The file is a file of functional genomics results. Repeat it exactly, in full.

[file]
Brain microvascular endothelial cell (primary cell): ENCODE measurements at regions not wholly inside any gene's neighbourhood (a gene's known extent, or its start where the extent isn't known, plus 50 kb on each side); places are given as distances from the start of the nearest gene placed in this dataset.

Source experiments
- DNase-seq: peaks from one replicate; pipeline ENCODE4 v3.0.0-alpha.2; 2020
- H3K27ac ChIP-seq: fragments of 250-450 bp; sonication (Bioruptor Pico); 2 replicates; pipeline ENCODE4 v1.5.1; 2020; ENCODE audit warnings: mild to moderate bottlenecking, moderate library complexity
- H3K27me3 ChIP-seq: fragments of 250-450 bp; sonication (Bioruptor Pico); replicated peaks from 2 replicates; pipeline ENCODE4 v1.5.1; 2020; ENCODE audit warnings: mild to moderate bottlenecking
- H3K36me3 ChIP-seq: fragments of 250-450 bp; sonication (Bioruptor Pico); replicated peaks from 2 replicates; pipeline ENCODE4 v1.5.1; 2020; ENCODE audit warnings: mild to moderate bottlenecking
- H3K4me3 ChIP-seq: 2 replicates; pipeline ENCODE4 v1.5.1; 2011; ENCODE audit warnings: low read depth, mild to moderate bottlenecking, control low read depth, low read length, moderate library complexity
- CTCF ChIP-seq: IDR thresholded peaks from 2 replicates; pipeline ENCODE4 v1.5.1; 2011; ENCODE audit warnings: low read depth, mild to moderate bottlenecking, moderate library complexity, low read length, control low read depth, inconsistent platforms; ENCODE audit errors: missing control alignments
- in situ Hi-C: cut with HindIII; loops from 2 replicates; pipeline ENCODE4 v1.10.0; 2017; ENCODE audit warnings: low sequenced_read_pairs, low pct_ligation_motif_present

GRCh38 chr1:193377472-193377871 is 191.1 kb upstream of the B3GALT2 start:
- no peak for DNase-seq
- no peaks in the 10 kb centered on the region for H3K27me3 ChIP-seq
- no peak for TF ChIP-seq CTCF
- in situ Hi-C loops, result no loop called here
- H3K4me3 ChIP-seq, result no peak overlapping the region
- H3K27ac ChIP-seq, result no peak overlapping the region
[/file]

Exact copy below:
Brain microvascular endothelial cell (primary cell): ENCODE measurements at regions not wholly inside any gene's neighbourhood (a gene's known extent, or its start where the extent isn't known, plus 50 kb on each side); places are given as distances from the start of the nearest gene placed in this dataset.

Source experiments
- DNase-seq: peaks from one replicate; pipeline ENCODE4 v3.0.0-alpha.2; 2020
- H3K27ac ChIP-seq: fragments of 250-450 bp; sonication (Bioruptor Pico); 2 replicates; pipeline ENCODE4 v1.5.1; 2020; ENCODE audit warnings: mild to moderate bottlenecking, moderate library complexity
- H3K27me3 ChIP-seq: fragments of 250-450 bp; sonication (Bioruptor Pico); replicated peaks from 2 replicates; pipeline ENCODE4 v1.5.1; 2020; ENCODE audit warnings: mild to moderate bottlenecking
- H3K36me3 ChIP-seq: fragments of 250-450 bp; sonication (Bioruptor Pico); replicated peaks from 2 replicates; pipeline ENCODE4 v1.5.1; 2020; ENCODE audit warnings: mild to moderate bottlenecking
- H3K4me3 ChIP-seq: 2 replicates; pipeline ENCODE4 v1.5.1; 2011; ENCODE audit warnings: low read depth, mild to moderate bottlenecking, control low read depth, low read length, moderate library complexity
- CTCF ChIP-seq: IDR thresholded peaks from 2 replicates; pipeline ENCODE4 v1.5.1; 2011; ENCODE audit warnings: low read depth, mild to moderate bottlenecking, moderate library complexity, low read length, control low read depth, inconsistent platforms; ENCODE audit errors: missing control alignments
- in situ Hi-C: cut with HindIII; loops from 2 replicates; pipeline ENCODE4 v1.10.0; 2017; ENCODE audit warnings: low sequenced_read_pairs, low pct_ligation_motif_present

GRCh38 chr1:193377472-193377871 is 191.1 kb upstream of the B3GALT2 start:
- no peak for DNase-seq
- no peaks in the 10 kb centered on the region for H3K27me3 ChIP-seq
- no peak for TF ChIP-seq CTCF
- in situ Hi-C loops, result no loop called here
- H3K4me3 ChIP-seq, result no peak overlapping the region
- H3K27ac ChIP-seq, result no peak overlapping the region